by Eric Sandy
With hearty slaps on the back from nearly everyone in the room, a Jan. 7 caucus of Cleveland City Council voted to recommend Johnson to fill the Ward 4 vacancy left by Johnson’s own retirement. (The ward wraps around the Woodland Hills and Buckeye Shaker neighborhoods on the east side of town.)
By a vote of 14-3, with council members Dona Brady, Brian Cummins and Mike Polensek dissenting, the road to reappointment was paved with the blood of voter trust - what painfully little there was - and more than a little confusion. Johnson was fully sworn in during the meeting that night.
The vote sets a future precedent for council’s reach beyond the voters.
This sport is called double-dipping and it’s totally copacetic in the state of Ohio. In Johnson’s case, you’re talking a $74,000 salary plus pension benefits that increase alongside cost-of-living calculations. Those built-in adjustments are going to disappear soon per state legislation, so Johnson had to, of course, hurrythefuckup and get his retirement in post haste.
His abrupt limp into retirement and the lazy lean inward toward chummy colleagues and a well worn council seat, riiiight around the influence of the voter, is a spineless move. It’s unclear how much of a dent likely challenger Kesha Parks or any others will make at the polls this November, given the ward’s 33-years-and-running propensity to re-elect Johnson. We shall see.
(City Council has until April 1 to redraw the ward boundaries and drop two of them altogether. There’s no word yet on what that map will look like, but it will certainly change the makeup of council.)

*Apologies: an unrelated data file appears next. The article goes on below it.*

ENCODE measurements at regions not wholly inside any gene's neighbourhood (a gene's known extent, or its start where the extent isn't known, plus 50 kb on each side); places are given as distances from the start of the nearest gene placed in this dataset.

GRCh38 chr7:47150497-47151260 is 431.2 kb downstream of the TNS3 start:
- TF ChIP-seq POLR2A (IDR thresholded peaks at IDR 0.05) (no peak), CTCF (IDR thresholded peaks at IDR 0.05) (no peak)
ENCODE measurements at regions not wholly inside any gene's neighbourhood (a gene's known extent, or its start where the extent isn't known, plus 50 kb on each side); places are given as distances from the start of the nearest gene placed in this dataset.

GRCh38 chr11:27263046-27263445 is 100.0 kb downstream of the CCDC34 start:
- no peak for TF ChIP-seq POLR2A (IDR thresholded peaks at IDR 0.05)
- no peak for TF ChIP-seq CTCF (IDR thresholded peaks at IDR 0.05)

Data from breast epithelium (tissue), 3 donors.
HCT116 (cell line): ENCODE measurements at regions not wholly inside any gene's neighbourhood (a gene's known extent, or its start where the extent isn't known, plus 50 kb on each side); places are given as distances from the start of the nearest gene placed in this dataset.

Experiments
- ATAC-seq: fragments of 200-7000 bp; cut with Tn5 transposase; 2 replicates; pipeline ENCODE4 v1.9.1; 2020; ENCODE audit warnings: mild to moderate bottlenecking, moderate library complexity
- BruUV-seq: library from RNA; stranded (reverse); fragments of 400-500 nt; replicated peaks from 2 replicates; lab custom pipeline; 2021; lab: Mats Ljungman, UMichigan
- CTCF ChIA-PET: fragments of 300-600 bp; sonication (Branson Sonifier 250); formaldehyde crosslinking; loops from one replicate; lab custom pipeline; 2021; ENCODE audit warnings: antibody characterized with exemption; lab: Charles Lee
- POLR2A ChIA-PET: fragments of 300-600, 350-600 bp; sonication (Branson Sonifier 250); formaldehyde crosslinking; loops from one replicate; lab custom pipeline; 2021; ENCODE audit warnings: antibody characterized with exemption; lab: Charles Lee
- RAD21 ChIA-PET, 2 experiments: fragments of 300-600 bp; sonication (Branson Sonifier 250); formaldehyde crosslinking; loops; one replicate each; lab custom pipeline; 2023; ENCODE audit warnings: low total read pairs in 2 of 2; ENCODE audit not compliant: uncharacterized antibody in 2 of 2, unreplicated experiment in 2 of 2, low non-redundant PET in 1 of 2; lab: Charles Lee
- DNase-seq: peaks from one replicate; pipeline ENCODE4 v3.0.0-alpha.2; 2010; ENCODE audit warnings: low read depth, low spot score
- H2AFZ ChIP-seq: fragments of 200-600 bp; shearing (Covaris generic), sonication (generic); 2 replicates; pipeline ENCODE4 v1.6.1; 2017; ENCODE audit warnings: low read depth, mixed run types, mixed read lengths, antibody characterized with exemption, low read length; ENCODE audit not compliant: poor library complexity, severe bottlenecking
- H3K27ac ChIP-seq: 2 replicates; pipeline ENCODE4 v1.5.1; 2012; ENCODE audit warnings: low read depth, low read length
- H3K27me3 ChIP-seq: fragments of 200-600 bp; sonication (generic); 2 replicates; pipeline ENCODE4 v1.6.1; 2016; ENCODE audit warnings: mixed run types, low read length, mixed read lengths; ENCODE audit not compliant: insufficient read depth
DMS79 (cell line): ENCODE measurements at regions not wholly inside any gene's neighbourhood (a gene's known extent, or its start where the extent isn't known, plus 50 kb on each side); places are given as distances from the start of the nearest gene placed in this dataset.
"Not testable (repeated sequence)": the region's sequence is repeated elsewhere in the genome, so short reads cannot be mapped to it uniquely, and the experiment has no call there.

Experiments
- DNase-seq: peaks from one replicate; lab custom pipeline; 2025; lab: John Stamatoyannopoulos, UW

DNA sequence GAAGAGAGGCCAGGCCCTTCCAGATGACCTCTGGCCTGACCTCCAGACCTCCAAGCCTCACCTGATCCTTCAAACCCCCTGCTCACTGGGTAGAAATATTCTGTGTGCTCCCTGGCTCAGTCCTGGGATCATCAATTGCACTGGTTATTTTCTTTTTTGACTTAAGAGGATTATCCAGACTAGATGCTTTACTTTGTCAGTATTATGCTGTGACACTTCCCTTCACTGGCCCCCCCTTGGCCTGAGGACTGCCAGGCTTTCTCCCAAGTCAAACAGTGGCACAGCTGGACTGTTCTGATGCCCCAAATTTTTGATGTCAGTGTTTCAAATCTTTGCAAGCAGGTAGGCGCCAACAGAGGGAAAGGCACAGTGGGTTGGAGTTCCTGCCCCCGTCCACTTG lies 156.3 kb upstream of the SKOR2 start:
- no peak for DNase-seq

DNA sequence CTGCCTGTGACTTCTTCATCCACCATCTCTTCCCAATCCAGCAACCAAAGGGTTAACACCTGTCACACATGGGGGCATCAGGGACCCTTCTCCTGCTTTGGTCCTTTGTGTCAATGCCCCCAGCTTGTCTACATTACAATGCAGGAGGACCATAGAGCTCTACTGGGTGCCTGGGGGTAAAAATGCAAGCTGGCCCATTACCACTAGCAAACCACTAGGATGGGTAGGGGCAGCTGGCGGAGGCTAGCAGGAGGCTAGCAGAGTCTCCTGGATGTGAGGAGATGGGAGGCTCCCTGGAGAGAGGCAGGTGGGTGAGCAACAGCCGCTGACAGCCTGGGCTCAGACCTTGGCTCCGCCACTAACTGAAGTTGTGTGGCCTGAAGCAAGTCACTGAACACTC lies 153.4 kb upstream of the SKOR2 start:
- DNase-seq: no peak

Now, let’s all clap for the theatrics of House Bill 388, the General Assembly’s latest “attempt” to wrangle this bullshit practice in Ohio. House Speaker William Batchelder - with an even toothier grin than Johnson’s - is himself a double-dipper, which goes to show how far regulating legislation may go under his watch.
The bill proposes to wipe out language that permits retirants to return to public office and collect pension benefits while also receiving a paycheck. Under those provisions, any pension funds would be gently set aside for collection upon one’s second retirement. State Rep. Rex Damschroder, a Fremont Republican, introduced the bill in late 2011.
One of the oft-cited perks of double-dipping is the ability to maintain institutional knowledge by keeping longtime employees around for a little less dough. Tepid case in point: the one in four public school leaders who are presently double-dipping in this state. Many typically retire, only to be reappointed for a smaller paycheck. Their knowledge of the district often trumps newcomers who would likely seek bigger bucks.
Problem is, the democratic process governing the likes of council would have one believe that it’s the taxpaying voters who do the hiring and firing. Johnson, seeking no cut in his pay, circumvented his charge.